[Show abstract][Hide abstract] ABSTRACT: The American College of Cardiology (ACC) participated in a joint project with the American Society of Echocardiography, the Society of Pediatric Echocardiography, and several other subspecialty societies and organizations to establish and evaluate Appropriate Use Criteria (AUC) for the initial use of outpatient pediatric echocardiography. Assumptions for the AUC were identified, including the fact that all indications assumed a first-time transthoracic echocardiographic study in an outpatient setting for patients without previously known heart disease. The definitions for frequently used terminology in outpatient pediatric cardiology were established using published guidelines and standards and expert opinion. These AUC serve as a guide to help clinicians in the care of children with possible heart disease, specifically in terms of when a transthoracic echocardiogram is warranted as an initial diagnostic modality in the outpatient setting. They are also a useful tool for education and provide the infrastructure for future quality improvement initiatives as well as research in healthcare delivery, outcomes, and resource utilization. To complete the AUC process, the writing group identified 113 indications based on common clinical scenarios and/or published clinical practice guidelines, and each indication was classified into 1 of 9 categories of common clinical presentations, including palpitations, syncope, chest pain, and murmur. A separate, independent rating panel evaluated each indication using a scoring scale of 1 to 9, thereby designating each indication as "Appropriate" (median score 7 to 9), "May Be Appropriate" (median score 4 to 6), or "Rarely Appropriate" (median score 1 to 3). Fifty-three indications were identified as Appropriate, 28 as May Be Appropriate, and 32 as Rarely Appropriate.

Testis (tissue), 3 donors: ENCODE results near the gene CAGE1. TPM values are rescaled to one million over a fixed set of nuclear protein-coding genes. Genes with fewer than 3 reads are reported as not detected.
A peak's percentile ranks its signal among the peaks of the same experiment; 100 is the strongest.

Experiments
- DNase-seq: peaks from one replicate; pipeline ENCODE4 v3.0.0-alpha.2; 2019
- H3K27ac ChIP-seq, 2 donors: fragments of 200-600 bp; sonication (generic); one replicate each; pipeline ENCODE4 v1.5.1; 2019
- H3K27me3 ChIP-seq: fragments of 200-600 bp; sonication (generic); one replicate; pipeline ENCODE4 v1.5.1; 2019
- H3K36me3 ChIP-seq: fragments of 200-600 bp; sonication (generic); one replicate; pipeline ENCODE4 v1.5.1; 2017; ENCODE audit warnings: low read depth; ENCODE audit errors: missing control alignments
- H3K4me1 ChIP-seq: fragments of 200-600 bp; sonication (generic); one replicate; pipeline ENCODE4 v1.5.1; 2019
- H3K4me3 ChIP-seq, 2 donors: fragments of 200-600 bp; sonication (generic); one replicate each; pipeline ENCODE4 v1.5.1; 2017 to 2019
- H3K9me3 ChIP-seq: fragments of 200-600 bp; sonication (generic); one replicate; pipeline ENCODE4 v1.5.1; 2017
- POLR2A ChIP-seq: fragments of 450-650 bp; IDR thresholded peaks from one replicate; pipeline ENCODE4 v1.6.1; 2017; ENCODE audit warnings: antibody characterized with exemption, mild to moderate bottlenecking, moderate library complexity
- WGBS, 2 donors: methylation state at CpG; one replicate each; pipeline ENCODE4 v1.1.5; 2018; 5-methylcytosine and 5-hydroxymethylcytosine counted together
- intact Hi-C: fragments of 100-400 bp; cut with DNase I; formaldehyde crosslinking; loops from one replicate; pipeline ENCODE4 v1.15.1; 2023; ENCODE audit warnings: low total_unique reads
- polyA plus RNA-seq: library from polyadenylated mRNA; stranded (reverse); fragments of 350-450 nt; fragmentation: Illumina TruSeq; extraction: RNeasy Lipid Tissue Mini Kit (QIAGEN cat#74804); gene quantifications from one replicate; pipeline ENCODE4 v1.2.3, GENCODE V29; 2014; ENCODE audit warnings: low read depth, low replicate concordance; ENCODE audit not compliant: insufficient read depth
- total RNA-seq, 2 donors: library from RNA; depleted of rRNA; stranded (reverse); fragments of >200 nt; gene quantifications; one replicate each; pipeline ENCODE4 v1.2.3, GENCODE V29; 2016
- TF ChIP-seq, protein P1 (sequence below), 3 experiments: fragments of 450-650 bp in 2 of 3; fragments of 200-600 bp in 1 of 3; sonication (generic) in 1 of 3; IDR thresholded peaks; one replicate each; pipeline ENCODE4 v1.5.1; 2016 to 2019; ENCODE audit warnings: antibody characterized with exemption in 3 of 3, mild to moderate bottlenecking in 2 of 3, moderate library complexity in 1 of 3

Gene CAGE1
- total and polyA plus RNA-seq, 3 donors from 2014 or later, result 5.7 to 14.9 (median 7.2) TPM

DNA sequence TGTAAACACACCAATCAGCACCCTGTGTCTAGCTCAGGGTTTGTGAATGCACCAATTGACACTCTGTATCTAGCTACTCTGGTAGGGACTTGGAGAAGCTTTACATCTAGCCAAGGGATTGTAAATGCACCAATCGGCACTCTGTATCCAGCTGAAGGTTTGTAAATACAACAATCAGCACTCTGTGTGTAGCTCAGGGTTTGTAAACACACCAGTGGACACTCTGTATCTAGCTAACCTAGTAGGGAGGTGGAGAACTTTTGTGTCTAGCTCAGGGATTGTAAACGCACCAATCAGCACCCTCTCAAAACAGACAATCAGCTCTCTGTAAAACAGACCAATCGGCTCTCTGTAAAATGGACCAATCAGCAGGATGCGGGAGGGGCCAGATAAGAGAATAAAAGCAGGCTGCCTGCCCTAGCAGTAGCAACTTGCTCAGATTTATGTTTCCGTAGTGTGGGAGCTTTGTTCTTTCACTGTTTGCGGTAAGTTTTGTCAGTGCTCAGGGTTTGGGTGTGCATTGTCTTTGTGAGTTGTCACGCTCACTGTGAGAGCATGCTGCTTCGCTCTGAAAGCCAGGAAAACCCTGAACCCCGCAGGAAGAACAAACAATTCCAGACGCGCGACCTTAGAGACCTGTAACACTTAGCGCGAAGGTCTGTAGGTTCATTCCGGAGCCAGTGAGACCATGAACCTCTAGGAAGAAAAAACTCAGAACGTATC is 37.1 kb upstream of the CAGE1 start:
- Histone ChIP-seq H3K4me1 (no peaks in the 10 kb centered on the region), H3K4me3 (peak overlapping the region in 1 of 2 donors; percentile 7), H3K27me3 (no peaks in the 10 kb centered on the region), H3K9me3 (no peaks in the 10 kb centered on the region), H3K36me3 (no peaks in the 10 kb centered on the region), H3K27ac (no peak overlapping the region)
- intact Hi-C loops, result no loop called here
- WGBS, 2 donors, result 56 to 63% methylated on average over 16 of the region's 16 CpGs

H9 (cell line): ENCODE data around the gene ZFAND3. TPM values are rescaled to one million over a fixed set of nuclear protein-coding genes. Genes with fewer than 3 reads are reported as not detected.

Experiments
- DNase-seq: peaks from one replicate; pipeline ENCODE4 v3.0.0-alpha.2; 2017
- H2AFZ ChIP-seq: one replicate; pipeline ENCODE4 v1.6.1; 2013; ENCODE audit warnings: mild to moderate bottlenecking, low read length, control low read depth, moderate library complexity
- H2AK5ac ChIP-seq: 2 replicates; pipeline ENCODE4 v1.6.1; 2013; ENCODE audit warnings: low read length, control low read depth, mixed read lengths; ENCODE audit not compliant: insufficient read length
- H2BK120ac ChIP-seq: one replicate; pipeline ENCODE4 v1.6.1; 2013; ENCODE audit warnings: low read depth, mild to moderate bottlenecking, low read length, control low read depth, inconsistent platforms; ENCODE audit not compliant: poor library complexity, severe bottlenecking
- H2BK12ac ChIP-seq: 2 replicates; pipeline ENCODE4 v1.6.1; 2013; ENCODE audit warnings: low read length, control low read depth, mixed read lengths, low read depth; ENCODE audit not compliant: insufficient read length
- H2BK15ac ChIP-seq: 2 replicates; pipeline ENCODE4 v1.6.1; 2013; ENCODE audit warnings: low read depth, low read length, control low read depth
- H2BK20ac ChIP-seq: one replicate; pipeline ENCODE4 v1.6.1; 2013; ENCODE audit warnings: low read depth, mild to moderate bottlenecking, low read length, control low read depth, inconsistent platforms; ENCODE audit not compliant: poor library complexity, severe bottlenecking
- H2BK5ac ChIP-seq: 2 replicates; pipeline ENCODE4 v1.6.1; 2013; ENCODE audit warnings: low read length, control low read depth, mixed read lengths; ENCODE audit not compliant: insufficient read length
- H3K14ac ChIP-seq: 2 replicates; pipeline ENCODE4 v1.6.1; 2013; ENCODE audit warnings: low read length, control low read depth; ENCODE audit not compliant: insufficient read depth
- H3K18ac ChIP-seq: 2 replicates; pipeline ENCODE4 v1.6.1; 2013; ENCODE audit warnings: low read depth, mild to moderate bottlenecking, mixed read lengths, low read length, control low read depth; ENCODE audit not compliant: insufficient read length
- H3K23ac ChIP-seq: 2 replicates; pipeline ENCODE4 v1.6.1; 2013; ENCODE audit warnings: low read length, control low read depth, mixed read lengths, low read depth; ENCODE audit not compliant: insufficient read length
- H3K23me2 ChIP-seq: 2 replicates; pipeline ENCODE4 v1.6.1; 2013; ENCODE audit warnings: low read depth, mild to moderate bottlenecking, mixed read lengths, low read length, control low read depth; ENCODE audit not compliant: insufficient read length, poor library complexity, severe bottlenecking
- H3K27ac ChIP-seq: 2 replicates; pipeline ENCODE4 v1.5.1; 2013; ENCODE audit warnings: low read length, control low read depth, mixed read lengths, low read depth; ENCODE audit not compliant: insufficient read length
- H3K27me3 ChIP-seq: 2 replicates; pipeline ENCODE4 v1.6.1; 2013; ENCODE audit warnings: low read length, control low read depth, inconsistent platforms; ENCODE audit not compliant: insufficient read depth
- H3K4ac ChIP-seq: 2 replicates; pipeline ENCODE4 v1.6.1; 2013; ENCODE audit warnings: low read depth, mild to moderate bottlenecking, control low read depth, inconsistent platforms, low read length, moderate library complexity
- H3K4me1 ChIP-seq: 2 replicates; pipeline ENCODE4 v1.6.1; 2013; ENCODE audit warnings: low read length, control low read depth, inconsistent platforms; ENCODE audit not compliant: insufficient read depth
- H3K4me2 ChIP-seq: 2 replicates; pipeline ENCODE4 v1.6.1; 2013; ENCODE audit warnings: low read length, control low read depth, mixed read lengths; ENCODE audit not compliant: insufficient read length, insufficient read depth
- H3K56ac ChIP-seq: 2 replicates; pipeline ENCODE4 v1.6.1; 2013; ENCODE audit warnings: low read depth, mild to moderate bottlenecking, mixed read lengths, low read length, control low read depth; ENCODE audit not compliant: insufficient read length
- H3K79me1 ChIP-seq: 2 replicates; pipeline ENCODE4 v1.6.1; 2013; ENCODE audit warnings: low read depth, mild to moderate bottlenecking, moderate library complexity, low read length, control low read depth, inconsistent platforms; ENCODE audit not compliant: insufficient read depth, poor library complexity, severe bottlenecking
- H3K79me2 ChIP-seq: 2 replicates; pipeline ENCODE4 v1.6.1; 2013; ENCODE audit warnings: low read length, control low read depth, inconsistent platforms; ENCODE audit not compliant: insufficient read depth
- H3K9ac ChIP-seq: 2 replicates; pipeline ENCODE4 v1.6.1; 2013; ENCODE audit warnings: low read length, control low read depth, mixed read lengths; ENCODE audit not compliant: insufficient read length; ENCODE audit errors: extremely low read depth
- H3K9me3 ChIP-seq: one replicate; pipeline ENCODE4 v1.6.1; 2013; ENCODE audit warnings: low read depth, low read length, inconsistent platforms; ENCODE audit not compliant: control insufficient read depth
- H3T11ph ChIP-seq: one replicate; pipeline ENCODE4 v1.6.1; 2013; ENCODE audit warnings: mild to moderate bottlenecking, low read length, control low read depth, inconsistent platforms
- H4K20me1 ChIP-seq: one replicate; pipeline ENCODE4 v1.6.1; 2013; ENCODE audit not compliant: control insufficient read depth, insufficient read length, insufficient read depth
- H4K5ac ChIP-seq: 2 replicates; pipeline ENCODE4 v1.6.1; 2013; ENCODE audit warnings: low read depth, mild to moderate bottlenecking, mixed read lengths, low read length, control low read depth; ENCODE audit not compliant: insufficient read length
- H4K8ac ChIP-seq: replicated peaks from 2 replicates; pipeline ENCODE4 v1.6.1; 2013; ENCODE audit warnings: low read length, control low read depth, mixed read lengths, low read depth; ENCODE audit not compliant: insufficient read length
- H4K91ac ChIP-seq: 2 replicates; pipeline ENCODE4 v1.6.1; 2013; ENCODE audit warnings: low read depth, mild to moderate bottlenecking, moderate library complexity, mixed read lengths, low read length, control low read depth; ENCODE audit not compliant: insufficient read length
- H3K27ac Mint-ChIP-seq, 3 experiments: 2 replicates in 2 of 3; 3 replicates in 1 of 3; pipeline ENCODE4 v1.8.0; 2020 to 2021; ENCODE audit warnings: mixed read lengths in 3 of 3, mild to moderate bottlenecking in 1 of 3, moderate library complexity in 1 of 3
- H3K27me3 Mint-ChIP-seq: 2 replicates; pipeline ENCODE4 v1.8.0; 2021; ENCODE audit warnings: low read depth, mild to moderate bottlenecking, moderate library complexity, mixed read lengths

Journal of the American College of Cardiology 11/2014; 64(19):2039-2060. DOI:10.1016/j.jacc.2014.08.003 · 15.34 Impact Factor
[Show abstract][Hide abstract] ABSTRACT: Background
Radiation exposure in the pediatric population may increase the risk of future malignancy. Children with congenital heart disease who often undergo repeated catheterizations are at risk. One possible strategy to reduce radiation is to use X-ray Magnetic Resonance Fusion (XMRF) to facilitate cardiac catheterization. Methods
Catheterization data of patients who underwent diagnostic XMRF procedures between January 1, 2009 and February 1, 2012 were reviewed. Cases were matched 1:1 to contemporary controls who did not undergo XMRF based on weight and diagnosis and were compared in radiation exposure, contrast dose, and procedural and anesthesia times. ResultsForty-four matched pairs were included. Baseline demographics were similar in both groups. Patients in the XMRF group had lower indices of radiation exposure measured by fluoroscopy time (14 vs. 16.4 vs. P=0.047), dose-area product from fluoroscopy (513.2 vs. 589.1 mu Gym(2), P=0.042), total dose-area product (625.8 vs. 995.2 mu Gym(2), P=0.027), and total air kerma dose (94.5 vs. 153.8 mGy, P=0.017). There was also a significant reduction in contrast dose (2 vs. 3.3 cc/kg, P <0.001). Procedural time tended to be shorter in the XMRF group but anesthesia time was significantly longer. Conclusion